The Wicked Teacher of the West is looking for the most important concepts in Object Oriented Programming as she develops a new course. It's a tough question because teachers only have so much time to present material to students. That time has to be used wisely.
My list is more or less:
I feel like I am leaving something out. I need more time on this. What do you think I am leaving out? Is anything on my list not among the "most important" concepts of OOP?
Of course the basic building blogs of "regular" programming are also important.
It all has to be build around understanding problem solving and good design thinking. Without problem solving skills its all just wasted. Of course I'm just stating the obvious - right?
The most important thing to understand in Object Oriented design is that it is attempting to bridge the problem domain and the solution domain, and that the public interfaces should closely model the problem domain and that solution specifics should be encapsulated.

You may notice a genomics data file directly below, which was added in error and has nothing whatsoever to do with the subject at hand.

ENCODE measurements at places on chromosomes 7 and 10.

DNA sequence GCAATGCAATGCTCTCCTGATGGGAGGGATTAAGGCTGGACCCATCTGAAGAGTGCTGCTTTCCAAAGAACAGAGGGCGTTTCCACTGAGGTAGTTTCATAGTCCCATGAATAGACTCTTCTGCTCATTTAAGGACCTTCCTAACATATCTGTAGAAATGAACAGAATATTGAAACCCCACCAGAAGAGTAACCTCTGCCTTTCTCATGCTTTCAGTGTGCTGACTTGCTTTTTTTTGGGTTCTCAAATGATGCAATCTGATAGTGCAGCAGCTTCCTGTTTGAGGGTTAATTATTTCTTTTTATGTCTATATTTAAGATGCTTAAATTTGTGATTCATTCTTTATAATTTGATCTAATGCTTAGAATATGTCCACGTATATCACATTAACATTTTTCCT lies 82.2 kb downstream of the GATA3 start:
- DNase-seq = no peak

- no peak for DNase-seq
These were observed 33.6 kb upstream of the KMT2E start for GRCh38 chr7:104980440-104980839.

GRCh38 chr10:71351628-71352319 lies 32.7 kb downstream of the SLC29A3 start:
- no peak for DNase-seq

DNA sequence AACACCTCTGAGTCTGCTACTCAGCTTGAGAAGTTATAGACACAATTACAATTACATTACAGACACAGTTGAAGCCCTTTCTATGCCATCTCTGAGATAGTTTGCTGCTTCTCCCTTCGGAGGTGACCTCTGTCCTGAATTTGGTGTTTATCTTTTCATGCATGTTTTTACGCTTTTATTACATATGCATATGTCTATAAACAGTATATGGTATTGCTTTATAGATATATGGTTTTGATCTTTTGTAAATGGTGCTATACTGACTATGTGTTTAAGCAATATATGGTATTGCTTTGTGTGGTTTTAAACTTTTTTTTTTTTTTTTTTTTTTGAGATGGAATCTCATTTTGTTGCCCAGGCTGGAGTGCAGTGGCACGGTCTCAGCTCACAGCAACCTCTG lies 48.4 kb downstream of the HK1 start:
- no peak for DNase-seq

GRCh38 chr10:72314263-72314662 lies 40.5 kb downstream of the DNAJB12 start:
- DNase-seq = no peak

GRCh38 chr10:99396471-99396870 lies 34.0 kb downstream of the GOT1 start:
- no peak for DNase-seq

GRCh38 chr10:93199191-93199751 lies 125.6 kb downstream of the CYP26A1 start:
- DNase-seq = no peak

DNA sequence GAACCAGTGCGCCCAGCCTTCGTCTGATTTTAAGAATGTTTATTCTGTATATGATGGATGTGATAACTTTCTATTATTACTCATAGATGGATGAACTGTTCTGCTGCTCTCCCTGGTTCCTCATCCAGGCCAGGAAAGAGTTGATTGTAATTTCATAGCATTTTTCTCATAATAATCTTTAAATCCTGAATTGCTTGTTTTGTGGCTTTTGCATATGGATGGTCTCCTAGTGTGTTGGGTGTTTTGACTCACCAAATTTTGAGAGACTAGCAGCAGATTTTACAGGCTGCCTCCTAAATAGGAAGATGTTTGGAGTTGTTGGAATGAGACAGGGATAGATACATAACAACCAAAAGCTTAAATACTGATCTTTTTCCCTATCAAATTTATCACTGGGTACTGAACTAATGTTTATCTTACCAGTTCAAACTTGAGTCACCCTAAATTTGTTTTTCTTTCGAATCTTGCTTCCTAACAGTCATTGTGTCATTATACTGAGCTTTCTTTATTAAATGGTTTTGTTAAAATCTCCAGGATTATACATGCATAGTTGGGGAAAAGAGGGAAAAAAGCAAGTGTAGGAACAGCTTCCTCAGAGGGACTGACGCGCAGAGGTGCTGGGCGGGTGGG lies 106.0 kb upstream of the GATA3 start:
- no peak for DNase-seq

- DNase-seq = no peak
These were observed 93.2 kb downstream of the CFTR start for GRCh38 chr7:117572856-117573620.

I largely agree with your list and your ordering (although I'm not sure if you intended it to be "in order").
Encapsulation is the most important, along with it's companion "Data hiding". I like the second term because it stresses it's importance of the concept -- a class which exposes all it's private data as public properties is helping no one. Along with that is the importance of encapsulating methods. The concept that seems hardest for new OO programer to break free of is the paradigm of "get the data from the object; manipulate it by the client; set the data back to the object" rather than "have the object manipulate itself".
Inheritence, on the other hand, I'd put very low, almost to the point of dismissing it as an implementation detail.
The list seems to be complete and in order as I see it. I would agree with James above that it is hard to break from the thinking mode of manually manipulating data but the better I get and more time I spend, I find that setting the object to manipulate itself is crucially important to clean programmming and time conservation.